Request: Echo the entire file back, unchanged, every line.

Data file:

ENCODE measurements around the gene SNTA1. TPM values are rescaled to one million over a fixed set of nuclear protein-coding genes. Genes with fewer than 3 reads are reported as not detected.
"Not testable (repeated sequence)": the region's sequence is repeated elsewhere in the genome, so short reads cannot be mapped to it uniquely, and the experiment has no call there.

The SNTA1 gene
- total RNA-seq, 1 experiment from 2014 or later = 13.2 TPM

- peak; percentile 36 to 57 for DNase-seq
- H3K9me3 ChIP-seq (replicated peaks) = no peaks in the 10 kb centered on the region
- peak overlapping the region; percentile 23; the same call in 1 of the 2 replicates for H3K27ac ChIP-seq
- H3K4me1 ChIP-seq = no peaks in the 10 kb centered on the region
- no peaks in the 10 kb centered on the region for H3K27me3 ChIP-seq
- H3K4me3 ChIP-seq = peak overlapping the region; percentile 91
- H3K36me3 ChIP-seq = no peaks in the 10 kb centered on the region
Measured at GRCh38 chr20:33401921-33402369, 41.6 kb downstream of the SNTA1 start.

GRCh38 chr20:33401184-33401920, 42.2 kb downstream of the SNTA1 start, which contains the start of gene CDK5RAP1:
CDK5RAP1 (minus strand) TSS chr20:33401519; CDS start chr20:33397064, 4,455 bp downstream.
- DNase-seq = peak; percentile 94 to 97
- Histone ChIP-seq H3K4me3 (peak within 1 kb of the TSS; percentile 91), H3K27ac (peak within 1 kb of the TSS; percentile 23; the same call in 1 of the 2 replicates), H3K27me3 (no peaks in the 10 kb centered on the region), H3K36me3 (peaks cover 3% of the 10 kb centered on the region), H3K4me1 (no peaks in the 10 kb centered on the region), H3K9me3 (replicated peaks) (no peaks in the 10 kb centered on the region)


ENCODE measurements around the gene SNTA1. TPM values are rescaled to one million over a fixed set of nuclear protein-coding genes. Genes with fewer than 3 reads are reported as not detected.
"Not testable (repeated sequence)": the region's sequence is repeated elsewhere in the genome, so short reads cannot be mapped to it uniquely, and the experiment has no call there.

The SNTA1 gene
- total RNA-seq, 1 experiment from 2014 or later = 13.2 TPM

- peak; percentile 36 to 57 for DNase-seq
- H3K9me3 ChIP-seq (replicated peaks) = no peaks in the 10 kb centered on the region
- peak overlapping the region; percentile 23; the same call in 1 of the 2 replicates for H3K27ac ChIP-seq
- H3K4me1 ChIP-seq = no peaks in the 10 kb centered on the region
- no peaks in the 10 kb centered on the region for H3K27me3 ChIP-seq
- H3K4me3 ChIP-seq = peak overlapping the region; percentile 91
- H3K36me3 ChIP-seq = no peaks in the 10 kb centered on the region
Measured at GRCh38 chr20:33401921-33402369, 41.6 kb downstream of the SNTA1 start.

GRCh38 chr20:33401184-33401920, 42.2 kb downstream of the SNTA1 start, which contains the start of gene CDK5RAP1:
CDK5RAP1 (minus strand) TSS chr20:33401519; CDS start chr20:33397064, 4,455 bp downstream.
- DNase-seq = peak; percentile 94 to 97
- Histone ChIP-seq H3K4me3 (peak within 1 kb of the TSS; percentile 91), H3K27ac (peak within 1 kb of the TSS; percentile 23; the same call in 1 of the 2 replicates), H3K27me3 (no peaks in the 10 kb centered on the region), H3K36me3 (peaks cover 3% of the 10 kb centered on the region), H3K4me1 (no peaks in the 10 kb centered on the region), H3K9me3 (replicated peaks) (no peaks in the 10 kb centered on the region)